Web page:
During a partisan gubernatorial forum in Marshall, Minnesota, State Senator Dave Osmek, R-Mound, ranted about the state's buffer law, daring those in attendance to produce a bill number for legislative votes for the law.
The Marshall Independent's Deb Gau reports in Speaking out against government overreach; Four GOP candidates for governor at forum:
“The biggest problem I have with this whole subject is that we’re under the control of King Mark Dayton I,” Osmek said. “Name the bill number where we actually, legislatively, passed the buffer laws . . . There isn’t one. Why? Because (Dayton) did it by his own rule-making authority.”
Osmek called for reforms for gubernatorial rule-making authority, and to repeal the buffer law and similar regulations. Minnesota needed to “repeal every one of these laws, and let the local governments deal with them,” he said. [Italics in original article].
Fact check: recent buffer bill numbers
Osmek's memory doesn't seem particularly good about buffer laws passed by the Minnesota legislature and signed by Governor Dayton. The first bill passed and signed by Governor Dayton was SF5, the Omnibus agriculture, environment and natural resources appropriations bill, passed by both houses on June 12, 2015 and signed by the governor the next day.
Ozmek voted for the bill, according to online records.
The Star Tribune's Doug Smith reported on the matter in Dayton signs bill to mandate buffers to improve water quality and habitat.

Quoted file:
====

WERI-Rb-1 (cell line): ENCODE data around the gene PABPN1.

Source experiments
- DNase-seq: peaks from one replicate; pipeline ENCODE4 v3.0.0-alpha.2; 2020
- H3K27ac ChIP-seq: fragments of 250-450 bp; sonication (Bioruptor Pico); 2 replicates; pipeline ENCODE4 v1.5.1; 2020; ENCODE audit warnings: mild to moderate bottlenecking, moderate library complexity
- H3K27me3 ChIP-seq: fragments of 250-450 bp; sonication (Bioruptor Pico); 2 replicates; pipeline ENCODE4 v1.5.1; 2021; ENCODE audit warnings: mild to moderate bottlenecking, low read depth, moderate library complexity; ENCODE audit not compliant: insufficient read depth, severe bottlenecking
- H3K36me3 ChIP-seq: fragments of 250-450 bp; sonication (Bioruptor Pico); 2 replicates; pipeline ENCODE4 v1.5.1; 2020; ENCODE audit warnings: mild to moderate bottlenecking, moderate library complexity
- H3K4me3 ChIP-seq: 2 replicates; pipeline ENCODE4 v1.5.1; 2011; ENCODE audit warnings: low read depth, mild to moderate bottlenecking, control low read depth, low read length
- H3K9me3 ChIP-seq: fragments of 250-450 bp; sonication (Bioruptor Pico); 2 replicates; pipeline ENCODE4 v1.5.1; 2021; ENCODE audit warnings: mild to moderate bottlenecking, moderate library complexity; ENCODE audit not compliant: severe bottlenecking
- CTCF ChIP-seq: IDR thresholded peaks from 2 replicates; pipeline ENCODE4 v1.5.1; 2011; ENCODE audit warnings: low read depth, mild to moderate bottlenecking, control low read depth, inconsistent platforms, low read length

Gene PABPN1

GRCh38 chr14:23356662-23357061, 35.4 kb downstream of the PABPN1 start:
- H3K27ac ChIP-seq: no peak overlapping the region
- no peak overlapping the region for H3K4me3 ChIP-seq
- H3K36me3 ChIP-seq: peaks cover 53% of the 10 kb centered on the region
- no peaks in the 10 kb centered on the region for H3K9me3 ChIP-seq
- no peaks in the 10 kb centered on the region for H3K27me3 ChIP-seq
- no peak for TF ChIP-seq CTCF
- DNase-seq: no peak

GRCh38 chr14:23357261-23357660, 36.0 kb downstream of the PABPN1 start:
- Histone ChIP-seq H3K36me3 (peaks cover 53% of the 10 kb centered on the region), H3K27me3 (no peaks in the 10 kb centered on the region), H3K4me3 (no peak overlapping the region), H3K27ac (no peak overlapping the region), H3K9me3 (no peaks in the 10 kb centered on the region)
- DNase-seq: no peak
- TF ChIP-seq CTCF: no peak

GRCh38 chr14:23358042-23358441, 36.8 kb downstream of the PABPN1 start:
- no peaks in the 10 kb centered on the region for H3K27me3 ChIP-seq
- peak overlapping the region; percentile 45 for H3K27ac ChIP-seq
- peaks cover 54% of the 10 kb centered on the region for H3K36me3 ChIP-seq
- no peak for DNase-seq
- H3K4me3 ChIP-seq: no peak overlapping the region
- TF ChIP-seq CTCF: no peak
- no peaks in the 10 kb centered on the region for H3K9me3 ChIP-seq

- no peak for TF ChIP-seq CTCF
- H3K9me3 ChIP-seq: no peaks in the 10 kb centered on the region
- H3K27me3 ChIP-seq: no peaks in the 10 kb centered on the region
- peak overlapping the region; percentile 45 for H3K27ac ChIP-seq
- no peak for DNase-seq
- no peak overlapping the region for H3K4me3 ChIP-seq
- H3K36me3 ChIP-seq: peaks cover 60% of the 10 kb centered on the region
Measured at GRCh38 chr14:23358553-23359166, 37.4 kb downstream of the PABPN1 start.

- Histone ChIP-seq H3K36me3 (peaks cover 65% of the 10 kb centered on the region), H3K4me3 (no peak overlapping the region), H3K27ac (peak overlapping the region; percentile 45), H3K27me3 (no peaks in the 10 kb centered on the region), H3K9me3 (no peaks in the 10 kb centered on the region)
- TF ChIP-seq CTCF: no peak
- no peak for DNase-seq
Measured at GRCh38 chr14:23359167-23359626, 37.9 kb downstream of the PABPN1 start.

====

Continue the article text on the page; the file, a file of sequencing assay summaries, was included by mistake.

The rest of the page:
Dayton had vetoed an earlier environmental bill for reasons unrelated to the buffer language in the legislation, the Star Tribune reported at the time of the veto.
In 2016, the law was tweaked by the legislature. According to a post on the Governor's website, Governor Dayton Signs Bills into Law:
Chapter 85, SF 2503: This bill clarifies the buffer law passed by the Minnesota legislature last year.
There's a bill number for Senator Osmek. The bill passed in the Senate on a 61-0 roll call vote; Senator Osmek voted for it.
Via the St. Paul Pioneer Press, the Forum News Service reported in Dayton signs bill revising land ‘buffer strip’ water-quality law:
Minnesota Gov. Mark Dayton signed into law Monday legislation that clarifies a conservation law enacted last year requiring vegetative buffer strips around water.
The buffer strip change exempts privately owned ditches from the law. Dayton opposed dropping private ditches, but gave in to requests from rural Minnesota interests.
Dayton says vegetative buffers will protect state waters from chemical and other runoff from croplands. Many Minnesota waters, especially in the southwest, are not fit for drinking and recreation.
Before the legislation sponsored by Rep. Paul Torkelson, R-Hanska, and Sen. Rod Skoe, DFL-Clearbrook, passed, there was confusion about whether private ditches were regulated under the buffer strip law.
In 2017, Minnesota's buffer law was visited yet again by the legislature. Dayton vetoed HF888 for an number of reasons spelled out in this veto letter.
The conference committee reported for the reworked Omnibus environment and natural resources appropriation bill (SF844) passed the Senate on May 21, 2017. Osmek voted for it (pg. 5701 vote: 42-2).